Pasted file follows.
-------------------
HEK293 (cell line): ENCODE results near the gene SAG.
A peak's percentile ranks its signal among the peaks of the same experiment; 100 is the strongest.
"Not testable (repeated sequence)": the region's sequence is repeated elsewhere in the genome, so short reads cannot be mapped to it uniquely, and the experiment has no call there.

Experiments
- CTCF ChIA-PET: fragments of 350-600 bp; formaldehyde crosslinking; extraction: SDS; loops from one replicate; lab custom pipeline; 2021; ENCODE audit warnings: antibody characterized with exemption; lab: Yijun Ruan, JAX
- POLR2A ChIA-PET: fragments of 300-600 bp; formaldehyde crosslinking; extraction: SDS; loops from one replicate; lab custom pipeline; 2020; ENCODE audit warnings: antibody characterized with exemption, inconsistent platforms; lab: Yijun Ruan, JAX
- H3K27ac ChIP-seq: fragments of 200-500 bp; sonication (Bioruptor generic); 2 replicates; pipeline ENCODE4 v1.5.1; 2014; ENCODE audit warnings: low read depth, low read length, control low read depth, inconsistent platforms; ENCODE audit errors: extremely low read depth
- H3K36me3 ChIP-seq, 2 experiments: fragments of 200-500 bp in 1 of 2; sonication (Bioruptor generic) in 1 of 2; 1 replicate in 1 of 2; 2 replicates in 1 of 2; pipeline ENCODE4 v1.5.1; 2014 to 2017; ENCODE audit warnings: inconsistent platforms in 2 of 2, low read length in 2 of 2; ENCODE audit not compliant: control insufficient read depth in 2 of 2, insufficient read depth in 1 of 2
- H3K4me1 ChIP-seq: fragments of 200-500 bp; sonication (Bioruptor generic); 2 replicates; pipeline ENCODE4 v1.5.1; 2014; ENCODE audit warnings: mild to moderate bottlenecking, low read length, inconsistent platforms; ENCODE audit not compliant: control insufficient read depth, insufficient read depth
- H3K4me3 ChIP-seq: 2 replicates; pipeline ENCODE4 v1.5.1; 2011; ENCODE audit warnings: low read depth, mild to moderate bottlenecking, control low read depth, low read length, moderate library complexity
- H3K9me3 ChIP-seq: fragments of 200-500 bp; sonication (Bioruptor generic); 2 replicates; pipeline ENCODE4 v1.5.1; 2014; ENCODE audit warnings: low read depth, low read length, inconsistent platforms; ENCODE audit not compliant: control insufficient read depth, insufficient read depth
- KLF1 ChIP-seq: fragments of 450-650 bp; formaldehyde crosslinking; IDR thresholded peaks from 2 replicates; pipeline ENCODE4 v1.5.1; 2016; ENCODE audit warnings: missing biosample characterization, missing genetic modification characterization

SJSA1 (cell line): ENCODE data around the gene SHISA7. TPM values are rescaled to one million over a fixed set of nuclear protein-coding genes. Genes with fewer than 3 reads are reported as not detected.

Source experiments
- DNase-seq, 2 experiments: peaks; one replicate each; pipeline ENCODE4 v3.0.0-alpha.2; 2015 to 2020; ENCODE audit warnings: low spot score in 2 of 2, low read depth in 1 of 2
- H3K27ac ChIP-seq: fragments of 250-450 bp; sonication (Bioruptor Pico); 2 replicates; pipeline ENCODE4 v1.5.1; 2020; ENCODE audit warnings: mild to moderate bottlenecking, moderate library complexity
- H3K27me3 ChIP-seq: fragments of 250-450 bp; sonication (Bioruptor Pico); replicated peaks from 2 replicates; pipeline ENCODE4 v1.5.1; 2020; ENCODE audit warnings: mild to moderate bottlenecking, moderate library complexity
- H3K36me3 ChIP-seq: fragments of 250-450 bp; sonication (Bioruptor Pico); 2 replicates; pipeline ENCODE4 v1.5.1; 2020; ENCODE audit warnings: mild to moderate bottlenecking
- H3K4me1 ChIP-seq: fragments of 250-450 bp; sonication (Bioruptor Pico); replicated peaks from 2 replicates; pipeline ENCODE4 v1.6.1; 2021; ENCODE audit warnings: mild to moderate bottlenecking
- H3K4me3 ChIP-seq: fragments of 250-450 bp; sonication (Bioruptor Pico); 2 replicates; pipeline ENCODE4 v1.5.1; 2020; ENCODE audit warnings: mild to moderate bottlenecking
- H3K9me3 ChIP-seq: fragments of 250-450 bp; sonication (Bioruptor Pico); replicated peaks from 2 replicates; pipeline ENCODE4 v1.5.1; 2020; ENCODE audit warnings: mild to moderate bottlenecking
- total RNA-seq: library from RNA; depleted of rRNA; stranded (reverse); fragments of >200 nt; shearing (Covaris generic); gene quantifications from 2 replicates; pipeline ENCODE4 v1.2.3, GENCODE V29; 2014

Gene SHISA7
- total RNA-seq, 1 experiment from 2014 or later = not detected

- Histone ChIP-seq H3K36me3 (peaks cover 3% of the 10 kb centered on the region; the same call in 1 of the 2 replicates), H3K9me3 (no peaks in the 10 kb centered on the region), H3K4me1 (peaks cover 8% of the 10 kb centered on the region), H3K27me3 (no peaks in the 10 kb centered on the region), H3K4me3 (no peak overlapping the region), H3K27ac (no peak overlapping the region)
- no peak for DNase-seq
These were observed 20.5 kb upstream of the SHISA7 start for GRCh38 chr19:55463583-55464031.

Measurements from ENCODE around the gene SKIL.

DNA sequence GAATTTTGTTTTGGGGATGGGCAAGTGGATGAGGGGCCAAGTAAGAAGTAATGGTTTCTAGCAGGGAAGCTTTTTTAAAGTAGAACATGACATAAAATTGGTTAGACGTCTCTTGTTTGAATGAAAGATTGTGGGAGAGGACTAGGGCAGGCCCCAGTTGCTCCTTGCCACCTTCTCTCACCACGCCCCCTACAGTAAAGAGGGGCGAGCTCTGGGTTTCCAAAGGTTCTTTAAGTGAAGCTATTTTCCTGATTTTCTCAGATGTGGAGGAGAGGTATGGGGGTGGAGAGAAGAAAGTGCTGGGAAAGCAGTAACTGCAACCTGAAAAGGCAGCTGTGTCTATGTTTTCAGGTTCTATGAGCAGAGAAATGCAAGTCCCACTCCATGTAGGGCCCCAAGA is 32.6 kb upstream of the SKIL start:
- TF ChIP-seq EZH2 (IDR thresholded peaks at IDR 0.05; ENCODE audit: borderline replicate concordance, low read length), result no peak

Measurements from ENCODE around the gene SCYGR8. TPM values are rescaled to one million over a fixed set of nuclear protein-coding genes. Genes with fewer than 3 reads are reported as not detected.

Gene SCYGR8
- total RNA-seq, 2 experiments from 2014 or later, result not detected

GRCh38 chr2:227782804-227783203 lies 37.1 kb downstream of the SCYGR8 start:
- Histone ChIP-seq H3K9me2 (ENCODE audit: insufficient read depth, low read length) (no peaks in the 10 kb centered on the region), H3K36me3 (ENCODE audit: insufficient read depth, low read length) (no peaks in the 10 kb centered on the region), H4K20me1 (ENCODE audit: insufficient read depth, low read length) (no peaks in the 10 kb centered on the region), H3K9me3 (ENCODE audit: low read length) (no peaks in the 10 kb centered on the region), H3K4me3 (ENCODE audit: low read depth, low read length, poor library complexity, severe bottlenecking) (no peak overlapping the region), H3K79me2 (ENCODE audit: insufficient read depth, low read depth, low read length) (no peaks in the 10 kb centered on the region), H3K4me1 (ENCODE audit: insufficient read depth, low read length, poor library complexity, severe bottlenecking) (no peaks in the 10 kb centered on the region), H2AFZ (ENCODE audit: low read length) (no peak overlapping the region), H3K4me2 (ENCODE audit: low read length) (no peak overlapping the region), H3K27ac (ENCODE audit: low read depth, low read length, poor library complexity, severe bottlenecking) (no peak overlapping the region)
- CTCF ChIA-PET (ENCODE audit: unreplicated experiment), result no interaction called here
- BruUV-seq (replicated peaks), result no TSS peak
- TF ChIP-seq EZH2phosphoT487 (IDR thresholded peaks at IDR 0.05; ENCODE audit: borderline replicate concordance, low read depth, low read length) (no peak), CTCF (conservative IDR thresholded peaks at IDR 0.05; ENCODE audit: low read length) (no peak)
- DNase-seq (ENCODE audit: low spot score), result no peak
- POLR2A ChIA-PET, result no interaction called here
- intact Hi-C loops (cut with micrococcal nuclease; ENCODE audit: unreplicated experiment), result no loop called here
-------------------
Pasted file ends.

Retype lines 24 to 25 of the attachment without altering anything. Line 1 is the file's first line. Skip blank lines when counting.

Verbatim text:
- total RNA-seq, 1 experiment from 2014 or later = not detected

- Histone ChIP-seq H3K36me3 (peaks cover 3% of the 10 kb centered on the region; the same call in 1 of the 2 replicates), H3K9me3 (no peaks in the 10 kb centered on the region), H3K4me1 (peaks cover 8% of the 10 kb centered on the region), H3K27me3 (no peaks in the 10 kb centered on the region), H3K4me3 (no peak overlapping the region), H3K27ac (no peak overlapping the region)